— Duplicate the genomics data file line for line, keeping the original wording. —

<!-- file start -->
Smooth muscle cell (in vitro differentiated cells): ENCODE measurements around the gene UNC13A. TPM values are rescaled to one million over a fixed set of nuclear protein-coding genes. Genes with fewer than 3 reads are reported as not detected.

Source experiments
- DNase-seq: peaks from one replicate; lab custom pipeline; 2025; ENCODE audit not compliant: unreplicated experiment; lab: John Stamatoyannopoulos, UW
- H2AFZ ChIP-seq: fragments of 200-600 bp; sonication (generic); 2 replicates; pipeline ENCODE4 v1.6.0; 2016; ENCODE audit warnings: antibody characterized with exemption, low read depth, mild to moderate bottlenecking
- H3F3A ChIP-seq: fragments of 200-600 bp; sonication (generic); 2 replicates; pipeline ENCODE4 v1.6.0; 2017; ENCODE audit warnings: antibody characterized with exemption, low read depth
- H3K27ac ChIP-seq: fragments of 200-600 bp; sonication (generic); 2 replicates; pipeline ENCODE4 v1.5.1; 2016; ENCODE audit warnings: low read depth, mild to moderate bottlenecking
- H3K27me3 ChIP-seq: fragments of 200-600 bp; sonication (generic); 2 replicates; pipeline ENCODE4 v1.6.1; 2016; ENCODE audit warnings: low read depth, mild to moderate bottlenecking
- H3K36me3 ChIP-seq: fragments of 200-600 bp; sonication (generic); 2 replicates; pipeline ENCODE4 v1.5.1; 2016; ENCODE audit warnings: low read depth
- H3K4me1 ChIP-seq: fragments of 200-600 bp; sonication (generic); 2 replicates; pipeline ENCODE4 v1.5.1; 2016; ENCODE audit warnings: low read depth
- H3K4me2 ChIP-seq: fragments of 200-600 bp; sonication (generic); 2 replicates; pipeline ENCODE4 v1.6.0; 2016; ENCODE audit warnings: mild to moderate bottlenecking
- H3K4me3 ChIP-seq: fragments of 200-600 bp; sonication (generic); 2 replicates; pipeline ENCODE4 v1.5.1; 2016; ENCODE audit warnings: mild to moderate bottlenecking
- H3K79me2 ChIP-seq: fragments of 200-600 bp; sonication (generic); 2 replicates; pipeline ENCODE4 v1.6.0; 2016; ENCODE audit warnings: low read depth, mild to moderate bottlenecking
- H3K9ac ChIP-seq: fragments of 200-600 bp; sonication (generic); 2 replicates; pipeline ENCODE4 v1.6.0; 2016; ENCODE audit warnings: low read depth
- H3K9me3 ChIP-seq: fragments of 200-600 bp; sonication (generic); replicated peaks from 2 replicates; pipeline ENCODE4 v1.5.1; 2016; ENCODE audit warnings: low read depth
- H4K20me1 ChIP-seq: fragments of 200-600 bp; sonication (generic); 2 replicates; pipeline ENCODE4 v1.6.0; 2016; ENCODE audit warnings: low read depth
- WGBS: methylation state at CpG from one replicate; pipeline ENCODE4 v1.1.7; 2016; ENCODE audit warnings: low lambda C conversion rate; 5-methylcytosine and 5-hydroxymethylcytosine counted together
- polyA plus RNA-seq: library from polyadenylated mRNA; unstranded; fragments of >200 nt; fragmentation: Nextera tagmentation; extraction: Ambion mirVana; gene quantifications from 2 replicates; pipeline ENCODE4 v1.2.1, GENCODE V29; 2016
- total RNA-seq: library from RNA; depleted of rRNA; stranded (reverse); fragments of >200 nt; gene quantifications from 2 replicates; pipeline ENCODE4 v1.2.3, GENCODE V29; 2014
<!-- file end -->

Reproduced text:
Smooth muscle cell (in vitro differentiated cells): ENCODE measurements around the gene UNC13A. TPM values are rescaled to one million over a fixed set of nuclear protein-coding genes. Genes with fewer than 3 reads are reported as not detected.

Source experiments
- DNase-seq: peaks from one replicate; lab custom pipeline; 2025; ENCODE audit not compliant: unreplicated experiment; lab: John Stamatoyannopoulos, UW
- H2AFZ ChIP-seq: fragments of 200-600 bp; sonication (generic); 2 replicates; pipeline ENCODE4 v1.6.0; 2016; ENCODE audit warnings: antibody characterized with exemption, low read depth, mild to moderate bottlenecking
- H3F3A ChIP-seq: fragments of 200-600 bp; sonication (generic); 2 replicates; pipeline ENCODE4 v1.6.0; 2017; ENCODE audit warnings: antibody characterized with exemption, low read depth
- H3K27ac ChIP-seq: fragments of 200-600 bp; sonication (generic); 2 replicates; pipeline ENCODE4 v1.5.1; 2016; ENCODE audit warnings: low read depth, mild to moderate bottlenecking
- H3K27me3 ChIP-seq: fragments of 200-600 bp; sonication (generic); 2 replicates; pipeline ENCODE4 v1.6.1; 2016; ENCODE audit warnings: low read depth, mild to moderate bottlenecking
- H3K36me3 ChIP-seq: fragments of 200-600 bp; sonication (generic); 2 replicates; pipeline ENCODE4 v1.5.1; 2016; ENCODE audit warnings: low read depth
- H3K4me1 ChIP-seq: fragments of 200-600 bp; sonication (generic); 2 replicates; pipeline ENCODE4 v1.5.1; 2016; ENCODE audit warnings: low read depth
- H3K4me2 ChIP-seq: fragments of 200-600 bp; sonication (generic); 2 replicates; pipeline ENCODE4 v1.6.0; 2016; ENCODE audit warnings: mild to moderate bottlenecking
- H3K4me3 ChIP-seq: fragments of 200-600 bp; sonication (generic); 2 replicates; pipeline ENCODE4 v1.5.1; 2016; ENCODE audit warnings: mild to moderate bottlenecking
- H3K79me2 ChIP-seq: fragments of 200-600 bp; sonication (generic); 2 replicates; pipeline ENCODE4 v1.6.0; 2016; ENCODE audit warnings: low read depth, mild to moderate bottlenecking
- H3K9ac ChIP-seq: fragments of 200-600 bp; sonication (generic); 2 replicates; pipeline ENCODE4 v1.6.0; 2016; ENCODE audit warnings: low read depth
- H3K9me3 ChIP-seq: fragments of 200-600 bp; sonication (generic); replicated peaks from 2 replicates; pipeline ENCODE4 v1.5.1; 2016; ENCODE audit warnings: low read depth
- H4K20me1 ChIP-seq: fragments of 200-600 bp; sonication (generic); 2 replicates; pipeline ENCODE4 v1.6.0; 2016; ENCODE audit warnings: low read depth
- WGBS: methylation state at CpG from one replicate; pipeline ENCODE4 v1.1.7; 2016; ENCODE audit warnings: low lambda C conversion rate; 5-methylcytosine and 5-hydroxymethylcytosine counted together
- polyA plus RNA-seq: library from polyadenylated mRNA; unstranded; fragments of >200 nt; fragmentation: Nextera tagmentation; extraction: Ambion mirVana; gene quantifications from 2 replicates; pipeline ENCODE4 v1.2.1, GENCODE V29; 2016
- total RNA-seq: library from RNA; depleted of rRNA; stranded (reverse); fragments of >200 nt; gene quantifications from 2 replicates; pipeline ENCODE4 v1.2.3, GENCODE V29; 2014